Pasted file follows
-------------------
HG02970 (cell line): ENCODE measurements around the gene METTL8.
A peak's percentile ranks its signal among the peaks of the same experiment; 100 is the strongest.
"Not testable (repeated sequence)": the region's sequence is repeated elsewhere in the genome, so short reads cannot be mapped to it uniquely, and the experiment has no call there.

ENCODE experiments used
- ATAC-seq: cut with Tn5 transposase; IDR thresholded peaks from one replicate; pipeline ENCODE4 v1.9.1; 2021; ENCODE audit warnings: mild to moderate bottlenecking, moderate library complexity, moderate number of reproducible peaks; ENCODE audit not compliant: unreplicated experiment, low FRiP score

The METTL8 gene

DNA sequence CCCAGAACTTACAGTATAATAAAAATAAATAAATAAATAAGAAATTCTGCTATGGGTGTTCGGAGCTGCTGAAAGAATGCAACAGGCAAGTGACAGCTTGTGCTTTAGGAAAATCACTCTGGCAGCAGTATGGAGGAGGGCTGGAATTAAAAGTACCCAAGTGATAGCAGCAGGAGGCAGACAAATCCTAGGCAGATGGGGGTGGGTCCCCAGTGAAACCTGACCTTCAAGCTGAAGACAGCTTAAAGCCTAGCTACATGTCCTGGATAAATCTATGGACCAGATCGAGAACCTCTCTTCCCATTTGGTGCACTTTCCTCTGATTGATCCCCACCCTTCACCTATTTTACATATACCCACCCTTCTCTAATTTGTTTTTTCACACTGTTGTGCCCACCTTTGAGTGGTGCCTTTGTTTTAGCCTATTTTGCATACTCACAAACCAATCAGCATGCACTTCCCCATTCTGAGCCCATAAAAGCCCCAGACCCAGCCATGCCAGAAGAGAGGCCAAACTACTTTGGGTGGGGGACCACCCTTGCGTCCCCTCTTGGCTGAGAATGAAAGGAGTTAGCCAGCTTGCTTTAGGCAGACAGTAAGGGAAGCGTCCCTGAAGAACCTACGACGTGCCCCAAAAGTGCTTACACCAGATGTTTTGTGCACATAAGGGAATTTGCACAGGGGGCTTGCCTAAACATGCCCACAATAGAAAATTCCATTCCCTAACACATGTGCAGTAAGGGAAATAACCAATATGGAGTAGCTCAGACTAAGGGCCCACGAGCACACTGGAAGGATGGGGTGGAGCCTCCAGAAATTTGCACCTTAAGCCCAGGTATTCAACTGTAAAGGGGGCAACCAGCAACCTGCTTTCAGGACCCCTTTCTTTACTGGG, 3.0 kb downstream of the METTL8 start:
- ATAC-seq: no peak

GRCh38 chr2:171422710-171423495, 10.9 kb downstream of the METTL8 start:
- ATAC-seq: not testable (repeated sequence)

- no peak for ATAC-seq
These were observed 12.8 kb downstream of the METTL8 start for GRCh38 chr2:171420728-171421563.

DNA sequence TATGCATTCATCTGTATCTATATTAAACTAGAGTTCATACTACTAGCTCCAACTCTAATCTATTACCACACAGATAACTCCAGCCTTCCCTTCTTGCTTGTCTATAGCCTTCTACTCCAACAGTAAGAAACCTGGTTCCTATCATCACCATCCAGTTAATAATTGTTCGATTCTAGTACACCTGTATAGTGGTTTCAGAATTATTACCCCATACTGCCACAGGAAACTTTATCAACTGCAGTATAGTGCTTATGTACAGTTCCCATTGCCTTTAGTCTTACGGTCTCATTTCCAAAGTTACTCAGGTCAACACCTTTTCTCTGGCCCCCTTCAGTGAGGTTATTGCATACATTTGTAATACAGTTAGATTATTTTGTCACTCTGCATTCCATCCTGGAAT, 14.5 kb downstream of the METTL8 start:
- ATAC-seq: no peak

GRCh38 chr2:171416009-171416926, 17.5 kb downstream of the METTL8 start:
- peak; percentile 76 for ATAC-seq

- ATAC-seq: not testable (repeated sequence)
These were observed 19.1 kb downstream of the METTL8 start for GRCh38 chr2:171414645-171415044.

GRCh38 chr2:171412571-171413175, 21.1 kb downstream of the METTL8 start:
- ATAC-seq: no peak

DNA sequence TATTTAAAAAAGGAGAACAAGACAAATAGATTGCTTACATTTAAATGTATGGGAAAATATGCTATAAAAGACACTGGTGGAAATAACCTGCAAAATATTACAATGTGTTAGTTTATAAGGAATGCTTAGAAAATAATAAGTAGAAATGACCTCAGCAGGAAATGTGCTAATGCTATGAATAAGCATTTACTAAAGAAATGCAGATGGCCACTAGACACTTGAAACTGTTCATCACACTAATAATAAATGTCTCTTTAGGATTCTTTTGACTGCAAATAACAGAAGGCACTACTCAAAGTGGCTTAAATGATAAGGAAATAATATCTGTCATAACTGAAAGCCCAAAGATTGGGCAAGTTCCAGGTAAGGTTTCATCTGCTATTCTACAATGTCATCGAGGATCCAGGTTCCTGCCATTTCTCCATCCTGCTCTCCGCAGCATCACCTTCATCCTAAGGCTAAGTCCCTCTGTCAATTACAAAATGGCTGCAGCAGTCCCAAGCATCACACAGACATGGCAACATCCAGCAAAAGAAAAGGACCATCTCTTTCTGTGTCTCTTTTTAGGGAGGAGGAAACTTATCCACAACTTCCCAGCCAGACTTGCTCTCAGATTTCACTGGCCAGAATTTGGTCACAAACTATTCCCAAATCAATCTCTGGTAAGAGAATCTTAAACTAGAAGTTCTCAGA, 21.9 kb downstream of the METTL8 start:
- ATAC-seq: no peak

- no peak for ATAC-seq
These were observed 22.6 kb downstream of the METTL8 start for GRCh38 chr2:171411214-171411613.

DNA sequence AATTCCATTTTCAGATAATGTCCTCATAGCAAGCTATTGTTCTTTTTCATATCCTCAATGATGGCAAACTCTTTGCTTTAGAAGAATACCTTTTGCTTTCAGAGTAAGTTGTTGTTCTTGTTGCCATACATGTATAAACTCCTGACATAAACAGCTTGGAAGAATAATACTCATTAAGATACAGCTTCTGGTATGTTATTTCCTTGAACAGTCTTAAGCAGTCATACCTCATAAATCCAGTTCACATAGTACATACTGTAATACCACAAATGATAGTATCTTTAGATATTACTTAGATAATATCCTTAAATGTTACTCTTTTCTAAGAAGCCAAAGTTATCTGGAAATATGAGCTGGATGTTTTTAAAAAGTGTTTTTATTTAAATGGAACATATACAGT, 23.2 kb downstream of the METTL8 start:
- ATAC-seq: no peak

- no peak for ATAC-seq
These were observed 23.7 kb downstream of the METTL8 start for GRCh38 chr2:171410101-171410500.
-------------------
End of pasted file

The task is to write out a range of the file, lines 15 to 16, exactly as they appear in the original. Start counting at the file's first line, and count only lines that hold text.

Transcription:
GRCh38 chr2:171416009-171416926, 17.5 kb downstream of the METTL8 start:
- peak; percentile 76 for ATAC-seq